Ready For Your Love is a smoldering dance track, with Osborne singing his regrets about almost letting romance slip away. He offers a grittier vocal than usual, adding variety to the disc and energy to the song. Duke’s sequencing of the album is part of its magic, and offering the jazzy showcase of Who You Talkin’ To? next is a fine example. With sassy horns, a searing guitar solo, engaging treated vocal backing, and a tight, band, it’s a big, bossy number. Osborne clearly has fun with it. You Were Made to Love is fine, but something of a letdown. A fluffy slow dance love song, it features a nice vocal but some frankly silly lyrics. Fortunately, Ain’t Nothin’ Missin’ blasts in with joyful energy. A track of unadulterated happiness, it features fun do-do-do backing vocals and one of Osborne’s best leads.

Baby is a swirling torch song, reminiscent of Al Green. It’s lyrically slight, but Duke and Osborne treat it with respect, turning in something surprising. Things wrap up with the remarkable Congratulations. Sung to a former lover as she prepares for her wedding, it could be a syrupy weeper. Instead, it’s treated with restraint, a slow, bare start that builds gradually, almost sneaking up on the listener. Osborne’s great phrasing makes the most of the telling line “Life goes on, I guess”, capturing the heart of the song. It’s a perfect wrap-up to a solid outing.

FURTHER LISTENING: Jeffrey Osborne continued to release solid, fun albums for a decade. His sophomore effort, Stay With Me Tonight, is nearly as good as the debut and a personal favorite. Don’t Stop follows the Duke/Osborne formula with diminishing returns but is still very worthwhile. From there, things are a mixed bag. Osborne’s voice is always amazing however, and his sense of musicality is so strong that he makes the most of even the weaker material. For the casual fan, the Ultimate Collection actually lives up to its name, offering 17 great songs including his best work with L.T.D.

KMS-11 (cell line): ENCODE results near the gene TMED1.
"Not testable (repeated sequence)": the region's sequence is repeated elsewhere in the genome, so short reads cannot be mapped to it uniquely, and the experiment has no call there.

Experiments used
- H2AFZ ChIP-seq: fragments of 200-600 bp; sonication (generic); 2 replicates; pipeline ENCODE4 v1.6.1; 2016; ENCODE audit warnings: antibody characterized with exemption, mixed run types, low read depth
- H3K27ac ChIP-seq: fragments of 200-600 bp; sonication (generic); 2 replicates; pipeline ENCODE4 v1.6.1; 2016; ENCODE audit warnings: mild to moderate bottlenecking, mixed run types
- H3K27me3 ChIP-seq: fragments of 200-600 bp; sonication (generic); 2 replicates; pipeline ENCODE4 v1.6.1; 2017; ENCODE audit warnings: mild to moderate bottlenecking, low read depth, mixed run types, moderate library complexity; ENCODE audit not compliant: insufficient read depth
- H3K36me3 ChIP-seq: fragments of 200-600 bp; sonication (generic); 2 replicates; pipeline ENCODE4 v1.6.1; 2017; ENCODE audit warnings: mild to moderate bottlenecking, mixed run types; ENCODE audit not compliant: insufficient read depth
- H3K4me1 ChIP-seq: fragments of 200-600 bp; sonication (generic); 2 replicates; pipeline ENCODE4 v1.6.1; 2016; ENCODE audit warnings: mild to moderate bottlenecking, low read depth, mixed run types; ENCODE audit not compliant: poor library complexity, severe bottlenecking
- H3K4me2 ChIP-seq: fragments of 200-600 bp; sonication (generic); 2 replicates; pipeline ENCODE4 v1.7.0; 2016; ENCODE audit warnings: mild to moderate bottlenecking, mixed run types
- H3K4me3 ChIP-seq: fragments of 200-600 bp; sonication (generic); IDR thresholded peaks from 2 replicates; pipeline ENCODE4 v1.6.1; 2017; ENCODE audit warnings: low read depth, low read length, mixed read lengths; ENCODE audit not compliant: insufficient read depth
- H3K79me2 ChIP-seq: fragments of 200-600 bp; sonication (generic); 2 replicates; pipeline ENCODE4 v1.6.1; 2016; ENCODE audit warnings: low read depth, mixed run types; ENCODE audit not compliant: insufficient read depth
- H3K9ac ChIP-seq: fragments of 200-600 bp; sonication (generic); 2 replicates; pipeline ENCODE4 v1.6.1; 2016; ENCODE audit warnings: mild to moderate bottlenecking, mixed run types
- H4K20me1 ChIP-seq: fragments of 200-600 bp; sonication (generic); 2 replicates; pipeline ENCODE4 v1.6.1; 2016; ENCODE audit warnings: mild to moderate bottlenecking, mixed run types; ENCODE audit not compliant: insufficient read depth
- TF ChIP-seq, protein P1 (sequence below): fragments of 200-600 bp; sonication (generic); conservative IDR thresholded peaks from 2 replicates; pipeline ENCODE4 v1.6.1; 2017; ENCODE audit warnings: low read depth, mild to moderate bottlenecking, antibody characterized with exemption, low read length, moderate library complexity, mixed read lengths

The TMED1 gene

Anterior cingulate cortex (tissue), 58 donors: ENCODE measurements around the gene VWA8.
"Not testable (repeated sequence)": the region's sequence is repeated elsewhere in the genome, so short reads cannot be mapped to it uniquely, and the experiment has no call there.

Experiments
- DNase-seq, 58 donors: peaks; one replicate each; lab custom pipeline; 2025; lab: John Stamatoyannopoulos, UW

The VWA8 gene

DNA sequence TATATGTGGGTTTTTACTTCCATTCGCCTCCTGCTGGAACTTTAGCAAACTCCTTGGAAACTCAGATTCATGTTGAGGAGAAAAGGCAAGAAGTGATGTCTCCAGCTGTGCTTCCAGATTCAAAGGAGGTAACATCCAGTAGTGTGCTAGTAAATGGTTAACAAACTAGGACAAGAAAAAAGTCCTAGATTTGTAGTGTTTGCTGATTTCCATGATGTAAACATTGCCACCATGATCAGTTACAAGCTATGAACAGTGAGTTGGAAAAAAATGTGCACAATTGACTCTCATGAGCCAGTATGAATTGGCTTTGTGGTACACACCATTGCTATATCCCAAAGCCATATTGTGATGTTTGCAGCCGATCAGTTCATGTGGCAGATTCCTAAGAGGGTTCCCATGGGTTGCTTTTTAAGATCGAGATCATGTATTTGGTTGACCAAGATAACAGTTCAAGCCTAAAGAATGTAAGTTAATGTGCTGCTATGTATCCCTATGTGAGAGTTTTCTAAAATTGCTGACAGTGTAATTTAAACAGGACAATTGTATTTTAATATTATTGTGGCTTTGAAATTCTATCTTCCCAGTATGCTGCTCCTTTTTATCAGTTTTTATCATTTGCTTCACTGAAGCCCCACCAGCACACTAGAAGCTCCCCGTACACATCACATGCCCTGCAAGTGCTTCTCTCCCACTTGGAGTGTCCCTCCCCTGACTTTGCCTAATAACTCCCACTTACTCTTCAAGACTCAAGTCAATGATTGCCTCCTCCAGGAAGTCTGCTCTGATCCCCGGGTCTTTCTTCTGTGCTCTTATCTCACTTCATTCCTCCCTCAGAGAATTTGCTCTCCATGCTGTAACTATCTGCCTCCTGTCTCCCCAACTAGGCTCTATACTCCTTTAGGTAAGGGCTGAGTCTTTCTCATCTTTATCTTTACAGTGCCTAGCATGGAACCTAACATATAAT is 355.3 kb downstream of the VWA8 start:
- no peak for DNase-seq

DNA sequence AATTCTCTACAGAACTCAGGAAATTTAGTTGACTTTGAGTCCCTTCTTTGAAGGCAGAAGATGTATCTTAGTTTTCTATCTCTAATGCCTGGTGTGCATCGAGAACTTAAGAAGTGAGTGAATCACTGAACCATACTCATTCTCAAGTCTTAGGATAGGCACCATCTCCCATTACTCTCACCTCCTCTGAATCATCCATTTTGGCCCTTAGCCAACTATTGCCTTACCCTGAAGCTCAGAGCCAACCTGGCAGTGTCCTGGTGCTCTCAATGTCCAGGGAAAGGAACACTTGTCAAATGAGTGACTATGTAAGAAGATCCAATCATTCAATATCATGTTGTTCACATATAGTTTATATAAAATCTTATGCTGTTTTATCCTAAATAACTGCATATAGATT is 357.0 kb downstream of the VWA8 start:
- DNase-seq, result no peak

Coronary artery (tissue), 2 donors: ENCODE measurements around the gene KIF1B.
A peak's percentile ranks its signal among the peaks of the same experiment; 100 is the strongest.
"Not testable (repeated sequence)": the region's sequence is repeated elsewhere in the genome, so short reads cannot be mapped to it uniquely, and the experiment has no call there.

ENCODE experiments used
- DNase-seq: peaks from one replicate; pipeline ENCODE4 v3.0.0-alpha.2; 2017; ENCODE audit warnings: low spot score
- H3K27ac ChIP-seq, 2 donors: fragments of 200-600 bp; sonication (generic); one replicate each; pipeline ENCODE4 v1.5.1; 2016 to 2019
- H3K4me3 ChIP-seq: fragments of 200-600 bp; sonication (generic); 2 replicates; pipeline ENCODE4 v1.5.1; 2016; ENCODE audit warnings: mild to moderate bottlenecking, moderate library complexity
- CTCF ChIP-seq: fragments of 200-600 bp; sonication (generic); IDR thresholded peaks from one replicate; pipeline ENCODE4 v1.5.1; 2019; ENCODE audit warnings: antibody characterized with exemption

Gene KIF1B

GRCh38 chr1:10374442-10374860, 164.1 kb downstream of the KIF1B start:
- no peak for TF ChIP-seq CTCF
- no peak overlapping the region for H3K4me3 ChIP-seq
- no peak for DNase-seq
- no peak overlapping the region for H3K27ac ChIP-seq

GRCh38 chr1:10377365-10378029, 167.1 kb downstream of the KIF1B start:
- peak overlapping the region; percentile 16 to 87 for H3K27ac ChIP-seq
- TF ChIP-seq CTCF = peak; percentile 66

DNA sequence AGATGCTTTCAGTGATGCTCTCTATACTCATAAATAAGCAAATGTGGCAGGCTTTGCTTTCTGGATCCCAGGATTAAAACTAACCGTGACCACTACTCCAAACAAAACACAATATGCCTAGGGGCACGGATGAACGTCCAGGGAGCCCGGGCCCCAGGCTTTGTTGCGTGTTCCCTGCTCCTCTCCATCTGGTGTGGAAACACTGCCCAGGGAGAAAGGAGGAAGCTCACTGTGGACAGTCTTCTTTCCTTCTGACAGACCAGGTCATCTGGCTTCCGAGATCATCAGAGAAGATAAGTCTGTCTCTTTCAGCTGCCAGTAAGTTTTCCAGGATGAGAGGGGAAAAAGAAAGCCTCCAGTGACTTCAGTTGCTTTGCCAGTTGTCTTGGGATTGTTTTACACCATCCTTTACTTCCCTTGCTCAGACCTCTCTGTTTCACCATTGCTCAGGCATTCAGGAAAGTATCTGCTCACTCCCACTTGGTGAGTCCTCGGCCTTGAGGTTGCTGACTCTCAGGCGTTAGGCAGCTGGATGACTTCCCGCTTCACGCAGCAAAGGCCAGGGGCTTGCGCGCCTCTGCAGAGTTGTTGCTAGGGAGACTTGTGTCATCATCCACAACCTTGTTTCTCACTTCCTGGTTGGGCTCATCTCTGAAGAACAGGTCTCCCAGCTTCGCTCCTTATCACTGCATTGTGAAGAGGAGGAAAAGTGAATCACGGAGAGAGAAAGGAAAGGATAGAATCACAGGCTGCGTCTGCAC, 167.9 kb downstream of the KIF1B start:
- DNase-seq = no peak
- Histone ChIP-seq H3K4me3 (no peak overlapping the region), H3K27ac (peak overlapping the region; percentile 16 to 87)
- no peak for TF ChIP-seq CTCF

Song of the Day, March 17: (Everytime I Turn Around) Back In Love Again by L.T.D.

ltdturnaroundToday’s song is the biggest hit of a successful 70s R&B group. In 1968, members of Sam & Dave’s backing band formed Love Men Ltd. in Greensboro, NC. They added a couple of members and relocated to Harlem. Jeffrey Osborne joined the band on drums and occasional vocals when they met him during a gig in Providence, RI. By 1974, they changed their name to L.T.D. (for Love, Togetherness & Devotion) and moved Osborne to lead vocals, signing with A&M. Their third album — 1976’s Love to the World — included the Top 20 hit Love Ballad, which also became their first R&B #1. The following year saw the group’s fortunes expand even further.

The lead single from Something to Love shot to #1 on the R&B chart and went to #4 on the Hot 100. (Every Time I Turn Around) Back In Love Again was written by Len Ron Hanks and Zane Grey, but L.T.D. made it their own. By this point, Osborne’s confidence as a vocalist was matched by his distinctive phrasing and smooth style. With the band providing a funky, soulful groove, he delivers an urgent but elegant story of a man overwhelmed by romance. It’s fun and energetic, a wonderful tune that fit into the disco mood of the country at the time while maintaining its own distinct flavor.

Enjoy this great song today.

Song of the Day, February 20: I’ll Make Believe by Jeffrey Osborne

osbornestaybelieveToday’s song is a ballad of loss and self-deception. After a successful solo debut, Jeffrey Osborne returned to producer George Duke for his second outing. Stay With Me Tonight is an even stronger disc, blending funky love songs, gorgeous ballads, and quirky stories. The album is held together by Duke’s smart production and Osborne’s amazing voice.